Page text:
I feel like I have been sleeping in a night club. I went to bed at 3, but my dorm is right next to a club and the room was violently vibrating from next door’s speakers banging out loud music until it closed. I think the melodic drums and synth helped me drift off to sleep.
I catch up with stuff on my laptop and nip away to the toilet for 2 minutes. When I get back I spot a very shabby looking homeless bloke, who has wandered in off the street and sneaked upstairs, about to steal my computer. You really can’t let your guard down with your valuables and cash when you are travelling or you are bound to get punished. Case in point, the hostel in Cordoba, Argentina where I had the best part of 200 quid stolen from my locker the only time I left my valuables in a questionable locale.
I am conscious of peaking too early with the whole day to drink and an 8.30 KO, so I let my Scottish friends get on with it and meet them after three. Face painted up, two English and a dozen Scots set off on the 5km ‘fan walk’ to Eden Park, none of us, truth be known, anywhere near drunk.
We stop off at three pubs with the Scots in good form and equally good song. They genuinely believe they might beat England, but a nine-point margin is going to be a big ask from a team that has so underperformed in this tournament thus far.
It’s as miserable, grey and downtrodden as a miserable, grey and downtrodden English or Scottish town in this part of Auckland. Only the residents add colour with a high percentage hailing from Tonga, who are in the process of beating France as we leave our last pub, the Dog’s bollix, en route to the stadium. Red Bull & Vodkas have been called in across the crew to get us all to the right level.
The weather also makes this feel like an all British affair with rain lashing down and a gale beginning to blow. Eden Park is almost entirely open air, which means that 90 per cent of us are rewarded with an absolute soaking just prior to kick off. The wind, rain, national anthems and a day of drinking send a pre-match tribal roar across the four stands as this latest battle of the Auld Enemy gets under way.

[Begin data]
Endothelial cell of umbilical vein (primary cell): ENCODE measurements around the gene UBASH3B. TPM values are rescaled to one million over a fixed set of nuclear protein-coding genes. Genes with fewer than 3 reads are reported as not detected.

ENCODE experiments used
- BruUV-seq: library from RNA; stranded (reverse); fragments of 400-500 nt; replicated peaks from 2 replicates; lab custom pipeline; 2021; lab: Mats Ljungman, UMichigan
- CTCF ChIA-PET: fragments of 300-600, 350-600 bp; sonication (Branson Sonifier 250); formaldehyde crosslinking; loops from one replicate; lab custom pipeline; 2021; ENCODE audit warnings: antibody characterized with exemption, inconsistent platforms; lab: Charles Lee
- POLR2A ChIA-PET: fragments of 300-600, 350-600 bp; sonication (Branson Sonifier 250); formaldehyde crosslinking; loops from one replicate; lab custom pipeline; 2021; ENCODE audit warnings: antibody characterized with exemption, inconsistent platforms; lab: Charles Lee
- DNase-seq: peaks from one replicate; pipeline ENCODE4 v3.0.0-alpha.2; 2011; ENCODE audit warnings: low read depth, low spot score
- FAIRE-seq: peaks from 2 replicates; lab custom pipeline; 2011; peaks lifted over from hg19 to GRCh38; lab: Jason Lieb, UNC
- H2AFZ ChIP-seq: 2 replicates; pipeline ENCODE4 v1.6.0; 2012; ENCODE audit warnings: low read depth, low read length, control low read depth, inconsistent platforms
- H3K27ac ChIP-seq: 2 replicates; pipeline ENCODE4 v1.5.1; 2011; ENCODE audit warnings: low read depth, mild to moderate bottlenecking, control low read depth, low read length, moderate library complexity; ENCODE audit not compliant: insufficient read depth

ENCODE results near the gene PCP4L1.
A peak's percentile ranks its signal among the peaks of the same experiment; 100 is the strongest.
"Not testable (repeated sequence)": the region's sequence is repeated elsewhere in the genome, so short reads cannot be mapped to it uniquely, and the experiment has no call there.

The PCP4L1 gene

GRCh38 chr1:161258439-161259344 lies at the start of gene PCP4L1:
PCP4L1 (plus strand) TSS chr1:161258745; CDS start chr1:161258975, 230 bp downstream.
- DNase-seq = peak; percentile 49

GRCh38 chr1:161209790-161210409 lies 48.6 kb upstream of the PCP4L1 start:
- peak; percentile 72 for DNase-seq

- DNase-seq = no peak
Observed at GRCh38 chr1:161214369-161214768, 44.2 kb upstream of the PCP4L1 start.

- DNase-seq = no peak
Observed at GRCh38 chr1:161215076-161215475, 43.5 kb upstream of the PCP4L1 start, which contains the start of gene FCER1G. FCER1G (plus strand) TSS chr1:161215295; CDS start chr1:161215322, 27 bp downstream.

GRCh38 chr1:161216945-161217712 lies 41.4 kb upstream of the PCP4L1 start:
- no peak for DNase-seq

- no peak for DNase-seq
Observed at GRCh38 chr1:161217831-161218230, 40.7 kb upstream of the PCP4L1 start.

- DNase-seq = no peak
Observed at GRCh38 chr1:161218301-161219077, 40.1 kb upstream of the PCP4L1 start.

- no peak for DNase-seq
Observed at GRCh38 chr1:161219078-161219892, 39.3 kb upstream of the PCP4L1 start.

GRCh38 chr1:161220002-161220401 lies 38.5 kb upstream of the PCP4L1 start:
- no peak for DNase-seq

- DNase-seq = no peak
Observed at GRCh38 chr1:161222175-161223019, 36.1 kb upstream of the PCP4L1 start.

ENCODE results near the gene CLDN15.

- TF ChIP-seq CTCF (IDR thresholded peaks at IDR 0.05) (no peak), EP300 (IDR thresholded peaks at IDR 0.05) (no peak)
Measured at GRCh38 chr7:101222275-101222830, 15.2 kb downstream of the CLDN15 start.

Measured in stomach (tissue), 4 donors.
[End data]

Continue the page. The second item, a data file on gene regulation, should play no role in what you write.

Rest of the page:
England look every bit as one-dimensional, lacking in ideas, (hungover?), and predictable as they did in their first two matches. Scotland don’t look much better but are at least playing with rather more passion.
If this were a football encounter between the two of us, great swathes of England and Scotland would face each other from behind opposite sides of the stadium. You wouldn’t be able to hear yourself with the singing. My mind fleets back to when I went to the European Championships play-offs at Hampden Park and Wembley some years ago. At Hampden, the thousands of us congregated behind one of the goals out-sang Scotland for almost the entire match and drowned out their national anthem. They did the same to us at Wembley a few days later. Here though, the two sets of rival fans are mixed up all over the stadium and aside from the occasional roar of ‘Scot-land, Scot-land’ and a pathetic effort to start off ‘Sweet Chariot’, the singing and chants are disappointingly non-existent.
Johnnie Wilkinson is missing everything in front of the sticks, which is worrying for England as kicking penalties is about all we have to offer. We are also giving away plenty of penalties and the Scots are punishing us. When Scotland take a 12-3 lead, we know we are in trouble. They have the nine-point deficit they need and if it stays this way, England will likely finish third in the group and face elimination. But, the moment Scotland take that nine-point lead, England step their game up a couple of gears.
12-6…12-9, with only minutes left, and with England in the ascendancy, the best Scotland look likely to manage is a victory over us, but no bonus point… and elimination. And then, with the clock ticking down, Ashton breaks away down our right wing and settles it with a try with only a couple of minutes on the clock. Wilkinson’s replacement, Flood, puts the conversion over and England, seemingly out of the blue, are out of jail and have won it 16-12.
Trudging back to the Dog’s Bollix to meet my Scottish mates I feel a mixture of relief, embarrassment and a little sorry for the Scots. We didn’t deserve to win that but, then again, the Scots only have themselves to blame for losing to Argentina.
The party goes on for several hours at our chosen rendezvous but by 2am I feel the desire to escape the wake and get back into the centre of Auckland. England have made it to the quarter finals but I feel strangely deflated by it all.
Australia 68-22 Russia
England 16-12 Scotland
France 14-19 Tonga